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Spokane, Washington  Est. May 19, 1883

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Editorial: Coal export permitting should look at all impacts

Coal trains are a-comin’, and two new reports suggest different futures for the Northwest – Spokane in particular – when they do.

One, prepared for the Alliance for Northwest Jobs and Exports, concludes the construction of coal ports in Oregon and Washington will generate $6 billion in economic benefits to the region, including the Wyoming and Montana mines where the coal will originate. Its destination: Asia, where demand for coal in China alone could increase more than 50 percent by 2035.

The second, done for the Western Organization of Resource Councils, says coal trains could almost double the rail traffic through Spokane and Spokane Valley, now at 60 trains per day.

Both studies are self-serving. The alliance consists of coal, railroad and labor interests that will benefit greatly from coal exports. The resource councils have been fighting coal development in the Powder River Basin for more than 30 years.

Mine owners covet the Asian market for themselves, and because generators fueled by natural gas are displacing plants in the Midwest and East that burn basin coal. And despite the long distances to India, for example, coal from Wyoming can be cost-competitive with more local sources.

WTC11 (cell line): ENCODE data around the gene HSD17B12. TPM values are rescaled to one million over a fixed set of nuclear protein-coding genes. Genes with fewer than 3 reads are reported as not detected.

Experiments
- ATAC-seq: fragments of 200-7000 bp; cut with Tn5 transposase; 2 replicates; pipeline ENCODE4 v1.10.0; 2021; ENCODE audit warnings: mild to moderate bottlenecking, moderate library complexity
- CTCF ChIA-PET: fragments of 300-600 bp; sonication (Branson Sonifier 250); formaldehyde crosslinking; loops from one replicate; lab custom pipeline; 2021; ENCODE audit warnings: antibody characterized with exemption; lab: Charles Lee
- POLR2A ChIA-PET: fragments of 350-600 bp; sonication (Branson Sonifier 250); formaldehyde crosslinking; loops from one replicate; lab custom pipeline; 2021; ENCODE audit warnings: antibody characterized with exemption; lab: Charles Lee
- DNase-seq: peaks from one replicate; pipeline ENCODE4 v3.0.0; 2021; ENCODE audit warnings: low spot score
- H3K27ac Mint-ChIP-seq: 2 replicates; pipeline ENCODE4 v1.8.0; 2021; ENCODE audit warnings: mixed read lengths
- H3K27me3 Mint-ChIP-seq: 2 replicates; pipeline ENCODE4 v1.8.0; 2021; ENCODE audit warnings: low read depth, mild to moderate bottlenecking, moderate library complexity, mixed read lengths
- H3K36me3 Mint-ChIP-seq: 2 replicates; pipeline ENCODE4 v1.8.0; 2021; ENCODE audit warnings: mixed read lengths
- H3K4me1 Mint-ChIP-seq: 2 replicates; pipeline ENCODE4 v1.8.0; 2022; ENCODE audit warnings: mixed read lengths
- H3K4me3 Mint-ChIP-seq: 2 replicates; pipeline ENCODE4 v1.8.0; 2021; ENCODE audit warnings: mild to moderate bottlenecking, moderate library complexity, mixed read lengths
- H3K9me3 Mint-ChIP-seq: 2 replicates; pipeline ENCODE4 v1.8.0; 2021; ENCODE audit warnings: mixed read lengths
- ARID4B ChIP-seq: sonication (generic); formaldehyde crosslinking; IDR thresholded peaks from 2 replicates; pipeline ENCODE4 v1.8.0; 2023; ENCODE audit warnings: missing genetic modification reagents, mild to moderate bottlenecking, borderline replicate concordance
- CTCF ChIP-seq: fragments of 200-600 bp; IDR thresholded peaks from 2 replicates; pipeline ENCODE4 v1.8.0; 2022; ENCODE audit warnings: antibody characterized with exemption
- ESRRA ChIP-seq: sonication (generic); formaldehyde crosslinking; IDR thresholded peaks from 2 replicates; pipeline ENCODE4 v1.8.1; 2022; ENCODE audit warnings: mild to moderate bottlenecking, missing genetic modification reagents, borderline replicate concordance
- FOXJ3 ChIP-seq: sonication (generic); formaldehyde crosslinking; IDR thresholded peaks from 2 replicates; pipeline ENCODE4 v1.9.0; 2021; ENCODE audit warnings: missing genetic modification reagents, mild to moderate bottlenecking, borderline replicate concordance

Most of that cost is transportation, and the best way to reduce those costs is using the shortest possible route. The council-commissioned study, “Heavy Traffic Ahead,” says that route runs through Spokane for BNSF Railway and Union Pacific, and assumes track to the south would be used only to relieve congestion. BNSF rejects that premise.

How many trains will be required depends on coal demand, and how many and where coal export terminals are built. The only ports now are in British Columbia, and some trains are already passing through Spokane on their way west and north. Terminals are proposed at Longview and Cherry Point in Washington, and Coos Bay, St. Helens and Boardman in Oregon. Coal railed to Boardman would be barged downstream on the Columbia River.

BNSF Chief Executive Officer Matthew Rose told the Columbian newspaper in Vancouver that he expects a maximum 16 loaded trains through the Columbia Gorge. Empty trains would return via Stampede Pass or the Cascade Tunnel.

The coal companies behind Longview have already started the permitting process, and how the agencies responsible for the environmental impact studies will review port plans will determine how much weight is given concerns like more frequent blocked railroad crossings in Spokane Valley.

Terminal backers want those studies confined to the project sites. Terminal foes want the reviews to include every impact from mine to port, which would sweep into the process many communities with nothing to gain from more train traffic except noise and diesel exhaust. Those will be factors for Spokane, but so is the prospect for more investment and more train crews to handle the extra loads.

Gov. Chris Gregoire and the Washington Department of Ecology want a cumulative review of all the port projects and associated impacts on transportation, rather than narrow, individual studies of each port. That is the only way to go.